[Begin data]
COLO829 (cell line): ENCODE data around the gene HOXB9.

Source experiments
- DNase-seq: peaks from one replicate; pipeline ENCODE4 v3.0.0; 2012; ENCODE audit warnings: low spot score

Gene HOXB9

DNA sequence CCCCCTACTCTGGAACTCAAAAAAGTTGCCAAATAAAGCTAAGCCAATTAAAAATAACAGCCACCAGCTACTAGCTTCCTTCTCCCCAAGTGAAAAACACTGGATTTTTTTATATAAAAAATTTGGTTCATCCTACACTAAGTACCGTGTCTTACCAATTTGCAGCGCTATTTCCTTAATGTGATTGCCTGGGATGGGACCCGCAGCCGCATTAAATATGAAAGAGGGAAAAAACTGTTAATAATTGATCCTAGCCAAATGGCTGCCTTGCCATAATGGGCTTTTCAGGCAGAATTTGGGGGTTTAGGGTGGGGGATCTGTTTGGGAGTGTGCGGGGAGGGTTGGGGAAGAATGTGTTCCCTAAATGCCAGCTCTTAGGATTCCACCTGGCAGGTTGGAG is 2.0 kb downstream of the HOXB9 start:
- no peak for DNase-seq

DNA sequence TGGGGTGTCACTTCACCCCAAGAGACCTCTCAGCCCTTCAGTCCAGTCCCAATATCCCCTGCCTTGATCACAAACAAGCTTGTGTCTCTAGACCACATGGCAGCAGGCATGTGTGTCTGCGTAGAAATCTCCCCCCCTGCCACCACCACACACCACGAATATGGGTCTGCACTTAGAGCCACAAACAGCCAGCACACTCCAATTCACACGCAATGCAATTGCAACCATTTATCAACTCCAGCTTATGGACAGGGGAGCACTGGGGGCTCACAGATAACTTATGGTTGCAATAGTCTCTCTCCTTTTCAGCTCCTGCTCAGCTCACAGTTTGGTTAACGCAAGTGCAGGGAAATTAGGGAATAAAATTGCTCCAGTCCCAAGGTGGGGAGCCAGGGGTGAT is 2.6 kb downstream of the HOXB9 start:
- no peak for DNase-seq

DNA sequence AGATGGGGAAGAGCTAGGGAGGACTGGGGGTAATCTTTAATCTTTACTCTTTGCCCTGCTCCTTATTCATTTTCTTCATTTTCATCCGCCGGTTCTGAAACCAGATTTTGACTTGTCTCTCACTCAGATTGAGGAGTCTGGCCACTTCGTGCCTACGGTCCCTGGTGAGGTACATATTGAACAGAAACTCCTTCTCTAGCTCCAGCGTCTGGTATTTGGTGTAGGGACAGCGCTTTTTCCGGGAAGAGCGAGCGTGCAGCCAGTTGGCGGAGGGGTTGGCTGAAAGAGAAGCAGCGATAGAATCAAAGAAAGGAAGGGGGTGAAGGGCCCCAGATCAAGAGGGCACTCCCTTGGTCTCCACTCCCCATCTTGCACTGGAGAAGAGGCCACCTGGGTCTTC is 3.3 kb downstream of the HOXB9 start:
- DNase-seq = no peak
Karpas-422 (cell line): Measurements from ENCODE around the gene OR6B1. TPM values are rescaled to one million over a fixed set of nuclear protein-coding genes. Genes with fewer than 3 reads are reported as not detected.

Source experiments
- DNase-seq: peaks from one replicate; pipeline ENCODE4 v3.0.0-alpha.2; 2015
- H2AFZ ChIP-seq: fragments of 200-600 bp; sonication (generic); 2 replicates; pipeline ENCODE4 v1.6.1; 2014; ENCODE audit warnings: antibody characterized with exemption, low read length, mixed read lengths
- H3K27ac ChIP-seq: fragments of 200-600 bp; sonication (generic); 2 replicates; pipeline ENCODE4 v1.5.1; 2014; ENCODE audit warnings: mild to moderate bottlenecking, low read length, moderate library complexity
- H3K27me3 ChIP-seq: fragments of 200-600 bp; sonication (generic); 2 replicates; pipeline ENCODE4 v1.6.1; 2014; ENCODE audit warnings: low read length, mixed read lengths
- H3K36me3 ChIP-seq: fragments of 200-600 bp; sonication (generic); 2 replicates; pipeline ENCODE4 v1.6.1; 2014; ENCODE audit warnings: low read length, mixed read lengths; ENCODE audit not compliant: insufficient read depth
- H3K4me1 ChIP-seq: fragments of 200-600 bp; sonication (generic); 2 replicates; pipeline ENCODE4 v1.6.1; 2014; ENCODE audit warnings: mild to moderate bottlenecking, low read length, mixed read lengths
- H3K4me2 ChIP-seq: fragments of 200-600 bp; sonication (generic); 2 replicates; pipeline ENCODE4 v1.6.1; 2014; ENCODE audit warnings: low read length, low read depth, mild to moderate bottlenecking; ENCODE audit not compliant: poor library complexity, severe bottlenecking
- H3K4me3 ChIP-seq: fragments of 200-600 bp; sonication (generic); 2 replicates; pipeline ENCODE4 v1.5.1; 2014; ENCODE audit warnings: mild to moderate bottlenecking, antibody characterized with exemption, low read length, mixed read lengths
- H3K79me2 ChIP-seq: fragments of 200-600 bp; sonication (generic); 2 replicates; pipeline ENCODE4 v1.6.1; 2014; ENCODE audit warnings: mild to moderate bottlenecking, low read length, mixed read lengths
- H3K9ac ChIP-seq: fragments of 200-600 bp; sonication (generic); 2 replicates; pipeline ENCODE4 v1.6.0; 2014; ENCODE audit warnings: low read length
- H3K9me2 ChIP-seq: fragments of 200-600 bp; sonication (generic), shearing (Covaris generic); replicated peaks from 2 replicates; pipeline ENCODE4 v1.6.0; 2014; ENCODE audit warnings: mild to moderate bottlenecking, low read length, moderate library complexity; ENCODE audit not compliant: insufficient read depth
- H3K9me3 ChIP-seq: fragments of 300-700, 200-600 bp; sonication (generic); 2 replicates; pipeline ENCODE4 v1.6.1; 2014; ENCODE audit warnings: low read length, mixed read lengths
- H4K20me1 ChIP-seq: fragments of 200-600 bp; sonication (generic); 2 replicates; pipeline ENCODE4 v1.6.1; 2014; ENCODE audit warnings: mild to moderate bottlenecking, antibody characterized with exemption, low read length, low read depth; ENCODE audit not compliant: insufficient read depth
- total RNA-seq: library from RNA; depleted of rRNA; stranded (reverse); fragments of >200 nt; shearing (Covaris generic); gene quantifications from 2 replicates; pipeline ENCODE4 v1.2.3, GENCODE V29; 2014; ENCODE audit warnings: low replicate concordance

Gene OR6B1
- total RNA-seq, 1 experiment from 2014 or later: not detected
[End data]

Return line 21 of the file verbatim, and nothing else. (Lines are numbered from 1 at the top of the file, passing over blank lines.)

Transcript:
- H3K79me2 ChIP-seq: fragments of 200-600 bp; sonication (generic); 2 replicates; pipeline ENCODE4 v1.6.1; 2014; ENCODE audit warnings: mild to moderate bottlenecking, low read length, mixed read lengths